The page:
Since my first ever short course in nutrition, almost around 18 years ago, I have seen a massive change in the health and fitness industry. First came the strive to be skinny and a myriad of diet plans flooded the market. I have seen it all, from counting calories, points and syns, low fat diets, high protein diets, the south beach diet, the zone diet, the cabbage soup diet (who didn’t try that one??), liquid only diets, juice diets, slimming pills, fasting, Atkins now rebranded as Keto, paleo, vegan, plant based, gluten free, dairy free and the latest one is the carnivore diet. The list goes on and as a result of all of this, the public have been bombarded with endless and confusing messages about what is actually ok to eat.
 
If all of that is not enough the “#strongnotskinny” and “#fitspo” campaigns began to hit our news feeds. Instagram and Facebook filled with nutritional recommendations from so called influencers and bloggers who used pictures of their incredibly lean bodies to promote all sorts of crazy plans, programs, eating habits and excessive exercise routines – more often than not, they are usually endorsing some kind of fat burning supplement, product or subscription.
 
With more and more people striving for lean and toned bodies, the industry quickly exploded with so called body transformation programs. Again, our news feeds filled with before and after pictures of people with enviable figures which only promoted further investment in chasing the dream for the so-called perfect body.
 
The biggest issues with any transformation program is this:
Very few will explore your core values or do a deep dive into your goals, they will rarely work with you closely to help you develop and change your mindset. I don’t know of any transformation program that considers your mental health, or indeed if you have previously suffered with an eating disorder. The leanness seen in those who successfully complete a transformation program, is mainly down to “drying out” due to lack of carbs and fats and an extreme over consumption of protein. Yes, weight is lost but this is usually lost in fluid, fat and muscle, so ultimately body composition hasn’t changed at all.  If you haven’t made significant changes to your body composition the weight will pile straight back on once normal eating and exercise routines resume. You will never gain muscle! Transformation programs work on extreme calorie deficits, so it is virtually impossible to gain muscle. Any muscle mass seen at the end of a transformation program is representative what was there before (minus some that will be lost during the dieting process). An extremely lean body mass, that you typically see on social media, cannot be maintained long term without lots and lots of hard work, constant food restrictions and potential nutritional deficiencies; for women this may mean disruptions to periods, hormonal health and bone health.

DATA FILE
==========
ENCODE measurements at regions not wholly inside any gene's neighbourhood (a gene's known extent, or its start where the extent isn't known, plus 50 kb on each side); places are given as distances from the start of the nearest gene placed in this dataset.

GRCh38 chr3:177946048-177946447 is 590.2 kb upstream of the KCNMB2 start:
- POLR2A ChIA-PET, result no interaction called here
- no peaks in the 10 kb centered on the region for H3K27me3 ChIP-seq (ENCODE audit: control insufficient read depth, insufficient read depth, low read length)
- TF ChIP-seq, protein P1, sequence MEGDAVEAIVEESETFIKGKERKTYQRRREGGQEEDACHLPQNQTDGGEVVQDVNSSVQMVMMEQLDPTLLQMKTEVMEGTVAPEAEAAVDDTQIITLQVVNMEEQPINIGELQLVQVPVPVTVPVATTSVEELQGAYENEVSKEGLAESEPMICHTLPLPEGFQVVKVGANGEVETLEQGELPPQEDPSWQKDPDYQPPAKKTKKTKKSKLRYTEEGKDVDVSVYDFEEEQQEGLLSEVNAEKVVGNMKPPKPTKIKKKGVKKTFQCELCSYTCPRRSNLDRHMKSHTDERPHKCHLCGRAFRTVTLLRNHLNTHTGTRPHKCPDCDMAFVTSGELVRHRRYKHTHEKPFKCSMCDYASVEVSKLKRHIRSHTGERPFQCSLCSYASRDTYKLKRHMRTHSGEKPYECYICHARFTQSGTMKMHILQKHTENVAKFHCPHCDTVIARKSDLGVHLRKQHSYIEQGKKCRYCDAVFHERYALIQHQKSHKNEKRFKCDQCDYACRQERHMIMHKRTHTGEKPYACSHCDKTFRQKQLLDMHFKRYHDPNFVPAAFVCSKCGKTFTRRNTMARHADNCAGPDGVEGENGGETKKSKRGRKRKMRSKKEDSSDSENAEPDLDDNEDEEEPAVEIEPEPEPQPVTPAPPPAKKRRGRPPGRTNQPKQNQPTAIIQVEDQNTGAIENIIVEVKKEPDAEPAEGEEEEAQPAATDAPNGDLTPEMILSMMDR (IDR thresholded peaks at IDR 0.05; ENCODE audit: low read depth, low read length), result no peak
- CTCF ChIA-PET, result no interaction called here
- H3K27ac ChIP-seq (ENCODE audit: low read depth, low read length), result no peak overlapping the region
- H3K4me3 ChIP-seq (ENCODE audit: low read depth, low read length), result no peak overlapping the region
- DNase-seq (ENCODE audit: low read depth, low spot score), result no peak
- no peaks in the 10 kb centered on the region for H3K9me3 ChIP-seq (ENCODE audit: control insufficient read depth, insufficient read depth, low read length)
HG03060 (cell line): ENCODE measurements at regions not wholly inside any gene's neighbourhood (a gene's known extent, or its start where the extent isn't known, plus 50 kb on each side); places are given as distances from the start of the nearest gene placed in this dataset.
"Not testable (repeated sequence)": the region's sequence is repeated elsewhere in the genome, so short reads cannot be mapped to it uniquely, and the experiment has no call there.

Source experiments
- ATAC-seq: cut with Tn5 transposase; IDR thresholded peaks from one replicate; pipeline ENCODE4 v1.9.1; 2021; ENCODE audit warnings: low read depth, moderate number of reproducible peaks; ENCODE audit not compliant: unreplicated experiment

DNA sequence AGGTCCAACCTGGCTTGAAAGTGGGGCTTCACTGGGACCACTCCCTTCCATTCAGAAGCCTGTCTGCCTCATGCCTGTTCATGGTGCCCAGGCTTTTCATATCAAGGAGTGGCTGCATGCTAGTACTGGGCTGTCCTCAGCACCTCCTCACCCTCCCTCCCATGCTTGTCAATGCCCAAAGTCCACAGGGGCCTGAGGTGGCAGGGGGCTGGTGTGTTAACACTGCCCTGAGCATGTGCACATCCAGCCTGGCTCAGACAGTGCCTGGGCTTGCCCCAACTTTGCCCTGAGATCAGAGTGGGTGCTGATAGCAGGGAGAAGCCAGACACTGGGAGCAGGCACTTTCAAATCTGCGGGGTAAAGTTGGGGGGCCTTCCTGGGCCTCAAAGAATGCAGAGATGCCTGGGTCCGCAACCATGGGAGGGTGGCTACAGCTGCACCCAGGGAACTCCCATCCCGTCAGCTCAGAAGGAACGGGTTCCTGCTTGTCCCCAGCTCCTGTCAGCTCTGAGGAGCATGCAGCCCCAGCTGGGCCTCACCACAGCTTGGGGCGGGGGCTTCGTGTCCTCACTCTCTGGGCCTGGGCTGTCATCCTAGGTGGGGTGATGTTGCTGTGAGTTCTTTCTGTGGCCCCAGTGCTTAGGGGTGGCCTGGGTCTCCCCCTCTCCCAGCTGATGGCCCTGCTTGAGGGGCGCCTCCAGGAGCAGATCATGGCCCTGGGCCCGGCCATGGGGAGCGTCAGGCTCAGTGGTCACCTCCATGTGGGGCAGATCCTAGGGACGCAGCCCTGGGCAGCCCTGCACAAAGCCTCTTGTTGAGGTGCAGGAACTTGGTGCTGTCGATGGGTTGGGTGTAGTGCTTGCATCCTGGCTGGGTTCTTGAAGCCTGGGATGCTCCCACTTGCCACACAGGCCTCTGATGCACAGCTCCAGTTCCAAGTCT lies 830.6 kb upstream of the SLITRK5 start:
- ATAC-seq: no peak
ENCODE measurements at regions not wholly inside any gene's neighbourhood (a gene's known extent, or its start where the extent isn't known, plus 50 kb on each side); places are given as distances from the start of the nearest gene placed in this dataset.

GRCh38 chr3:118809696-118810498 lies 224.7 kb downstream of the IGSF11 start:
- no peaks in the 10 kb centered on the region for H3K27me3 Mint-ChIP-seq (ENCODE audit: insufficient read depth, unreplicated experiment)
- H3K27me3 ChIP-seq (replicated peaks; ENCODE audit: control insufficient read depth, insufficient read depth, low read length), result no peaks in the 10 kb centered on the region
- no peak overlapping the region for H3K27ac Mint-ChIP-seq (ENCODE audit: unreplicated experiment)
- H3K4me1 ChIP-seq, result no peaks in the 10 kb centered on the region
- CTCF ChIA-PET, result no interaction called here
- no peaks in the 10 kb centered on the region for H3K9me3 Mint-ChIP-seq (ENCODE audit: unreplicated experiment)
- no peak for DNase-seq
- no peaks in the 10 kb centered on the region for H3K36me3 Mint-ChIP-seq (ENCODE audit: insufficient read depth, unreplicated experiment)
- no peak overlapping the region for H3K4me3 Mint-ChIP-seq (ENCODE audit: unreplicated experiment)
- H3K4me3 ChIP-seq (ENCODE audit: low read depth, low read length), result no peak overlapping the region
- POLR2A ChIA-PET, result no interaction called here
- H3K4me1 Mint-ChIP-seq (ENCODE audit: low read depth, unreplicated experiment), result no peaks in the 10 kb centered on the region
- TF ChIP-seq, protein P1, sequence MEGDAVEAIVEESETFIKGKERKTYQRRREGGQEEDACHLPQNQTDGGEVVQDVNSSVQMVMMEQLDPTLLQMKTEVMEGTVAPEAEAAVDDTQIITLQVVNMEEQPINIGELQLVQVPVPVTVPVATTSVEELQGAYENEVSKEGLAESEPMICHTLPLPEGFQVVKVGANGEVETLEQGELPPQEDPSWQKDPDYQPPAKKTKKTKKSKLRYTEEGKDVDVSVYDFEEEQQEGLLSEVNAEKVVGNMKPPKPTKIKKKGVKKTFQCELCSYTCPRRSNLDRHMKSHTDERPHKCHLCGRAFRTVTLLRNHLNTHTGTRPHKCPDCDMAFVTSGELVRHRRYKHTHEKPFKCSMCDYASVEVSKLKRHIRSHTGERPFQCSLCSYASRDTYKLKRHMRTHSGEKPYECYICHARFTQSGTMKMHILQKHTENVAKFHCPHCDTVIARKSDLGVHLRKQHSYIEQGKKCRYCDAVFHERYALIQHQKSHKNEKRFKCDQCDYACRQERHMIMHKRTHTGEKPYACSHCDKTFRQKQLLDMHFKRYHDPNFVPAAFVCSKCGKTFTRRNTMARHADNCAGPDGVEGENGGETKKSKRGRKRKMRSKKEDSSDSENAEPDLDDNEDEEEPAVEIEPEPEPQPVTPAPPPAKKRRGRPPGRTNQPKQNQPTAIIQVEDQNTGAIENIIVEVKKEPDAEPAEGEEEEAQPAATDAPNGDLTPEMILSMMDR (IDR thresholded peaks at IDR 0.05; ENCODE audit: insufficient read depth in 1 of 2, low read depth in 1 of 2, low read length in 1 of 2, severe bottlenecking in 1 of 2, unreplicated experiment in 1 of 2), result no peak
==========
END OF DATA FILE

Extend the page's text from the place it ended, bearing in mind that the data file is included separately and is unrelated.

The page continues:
Then, there is afterwards. Once the program is finished, where do you go? Usually back to where you began. If habits, mindset, goals, values and beliefs, have not been addressed, then it is difficult to maintain the strict regime of these programs. Motivation ends, you feel like a failure and the weight comes back with a vengeance – plus, maybe a little bit more.
 
We are in the midst of a diet and fitness culture that is focused purely on how you look from the outside. Alice Liveing is a classic example of a #fitspo influencer who now admits to have suffered with extreme fatigue and anxiety due to keeping up with her impossibly lean figure that she had once promoted as healthy.
 
I guess what I am trying to say is this:
Diets and transformation programs come and go, but will unfortunately continue to be embedded within our everyday existence. It is incredibly hard to not get sucked into the latest fad. My message is simple, your nutritional needs are not as complex as you think, you definitely don’t need pills, fads, starvation, unrealistic macro goals and extreme exercise routines in your life. What you do need is food, good nourishing natural food and water; best consumed as mother nature prepared. If you eat as naturally as possible, using foods in their truest form, your reward will be a body that naturally adapts to its proper set point, where it will be able to maintain a normal body composition and good health.
 
Thanks for reading and I would love to hear about your experiences
 
Rachel xxxx